Johnson's disapproval never reached the lows of Carter or Bush I, but his realignment was primarily regional anyway. It didn't have to be as low--it just had to be low in the South.
With five months already under our belts, we are clearly getting close to the length of time necessary for the realignment. In fact, the latest Democracy Corps poll actually suggests that we may already be there:We have entered a new stage in the 2006 election campaign, where Republicans now have become part of the problem too. These are voters that Republicans can potentially reclaim, but that effort to reconsolidate the base will be difficult, take time and be watched across the electorate. As we can see in this latest Democracy Corps poll, Democrats can run a campaign to change Washington so it works for ordinary Americans and can offer an agenda that dominates any Republican claims on progress.
But the starting point is George Bush, who every day is nationalizing this election on our terms. Other polls show breathtaking drops on job approval, but even more so for specific areas, like the war on terrorism and Iraq. He was already low on the economy. In this survey, he hits historic lows on the country's direction and specifically, on changing Bush's direction. With his personal approval hitting new lows here, we very much want 2006 to be about Bush's stewardship for the country. For sure, as we saw this past week, the Republicans will seek to make this about something else.(...)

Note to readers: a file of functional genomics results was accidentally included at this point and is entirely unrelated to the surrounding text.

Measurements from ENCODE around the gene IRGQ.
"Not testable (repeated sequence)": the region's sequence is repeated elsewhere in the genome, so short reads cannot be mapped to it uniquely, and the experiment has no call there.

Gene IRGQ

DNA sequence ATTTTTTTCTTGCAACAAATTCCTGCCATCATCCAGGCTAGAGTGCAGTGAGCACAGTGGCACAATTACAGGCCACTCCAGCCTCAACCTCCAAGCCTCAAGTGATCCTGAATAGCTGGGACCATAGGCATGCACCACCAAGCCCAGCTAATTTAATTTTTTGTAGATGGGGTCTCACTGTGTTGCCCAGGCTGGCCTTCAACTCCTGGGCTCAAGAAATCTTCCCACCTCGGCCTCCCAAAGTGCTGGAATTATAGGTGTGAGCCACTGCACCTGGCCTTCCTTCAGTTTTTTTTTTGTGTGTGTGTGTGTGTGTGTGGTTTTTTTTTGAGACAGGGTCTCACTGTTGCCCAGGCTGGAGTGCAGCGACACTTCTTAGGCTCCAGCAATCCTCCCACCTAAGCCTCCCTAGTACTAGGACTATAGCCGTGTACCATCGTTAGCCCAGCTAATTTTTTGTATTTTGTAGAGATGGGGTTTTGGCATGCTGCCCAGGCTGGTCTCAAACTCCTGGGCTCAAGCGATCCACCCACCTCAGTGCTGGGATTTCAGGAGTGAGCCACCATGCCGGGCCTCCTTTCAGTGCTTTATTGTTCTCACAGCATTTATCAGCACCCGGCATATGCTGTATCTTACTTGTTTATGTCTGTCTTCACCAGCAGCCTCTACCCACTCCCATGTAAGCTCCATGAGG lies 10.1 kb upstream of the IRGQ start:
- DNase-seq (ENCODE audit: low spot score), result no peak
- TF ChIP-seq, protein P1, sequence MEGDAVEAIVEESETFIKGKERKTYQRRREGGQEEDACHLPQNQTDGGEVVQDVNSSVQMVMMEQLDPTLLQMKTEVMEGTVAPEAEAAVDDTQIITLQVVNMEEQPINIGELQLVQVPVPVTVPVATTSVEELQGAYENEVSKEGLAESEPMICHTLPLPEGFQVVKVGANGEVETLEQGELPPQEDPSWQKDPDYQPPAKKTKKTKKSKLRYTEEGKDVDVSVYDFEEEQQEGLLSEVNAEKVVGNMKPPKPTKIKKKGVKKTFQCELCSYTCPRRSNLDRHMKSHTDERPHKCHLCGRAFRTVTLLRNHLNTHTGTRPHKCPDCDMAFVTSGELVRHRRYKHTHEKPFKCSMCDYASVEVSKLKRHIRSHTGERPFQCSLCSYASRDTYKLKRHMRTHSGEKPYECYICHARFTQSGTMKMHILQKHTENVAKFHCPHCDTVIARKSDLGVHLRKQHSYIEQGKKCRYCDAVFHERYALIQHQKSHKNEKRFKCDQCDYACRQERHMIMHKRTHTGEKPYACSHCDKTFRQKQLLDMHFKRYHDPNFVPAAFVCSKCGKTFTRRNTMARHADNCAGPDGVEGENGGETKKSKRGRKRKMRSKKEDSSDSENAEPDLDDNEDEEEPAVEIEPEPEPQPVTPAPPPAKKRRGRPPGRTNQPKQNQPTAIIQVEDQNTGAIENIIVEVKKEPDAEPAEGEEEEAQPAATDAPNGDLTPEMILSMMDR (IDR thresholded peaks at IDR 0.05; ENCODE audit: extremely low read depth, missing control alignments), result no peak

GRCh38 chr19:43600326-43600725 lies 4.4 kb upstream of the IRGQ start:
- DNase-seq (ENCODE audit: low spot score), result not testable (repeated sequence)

If Democrats win the 2006 election by 11 points, as in this survey, that would represent a 13 point swing from the actual vote in 2004, when the Republicans won by 2.5 points. This is identical to the level of vote swing the Republicans achieved between 1992 and 1994 - view conventionally as a landslide election.
Importantly, the latest fallout has produced the first major drop in the standing of the Republican Party. The percentage giving warm/favorable responses dropped 6 points to only 36 percent. The attempts to distance themselves from the president on these various issues has produced less confidence in the Republicans overall, who have depended on their show of unity and strength. There are a lot of pieces that have to be put back together.
They own a war that has reached its low point in popularity and an economy that is producing little joy among ordinary voters. The Democrats could watch these unfolding events with some awe, but we recommend that they be heard. Voters are dislodged and dissatisfied, and as we shall see in this survey, extremely critical of what the Republicans have done and very open to a Democratic agenda.
The opportunity is ripe. Voters are dislodged. Confidence in Bush is dropping, and the combined effect of Bush's low approval and Republican efforts to distance themselves from Bush is having the effect of lowering the opinion of the Republican party. This shouldn't come as a surprise to really any Democrats, as the image of our party has been consistently lowered in this manner over the past two decades.
Realignment is back. The extended period of extremely low disapproval for Bush has resulted in large numbers of voters becoming dislodged form the Republican coalition. This is really the first time this has happened since 1994. We should remember, of course, that large numbers of voters were dislodged from both coalitions in the early 1990's, but in the end, Republicans claimed those voters and scored the 1994 realignment. Dislodging voters is only the first part of the process. We have to claim the vast majority of these voters for the Democratic coalition. That is a process that will be equally, if not more difficult, than dislodging the voters in the first place.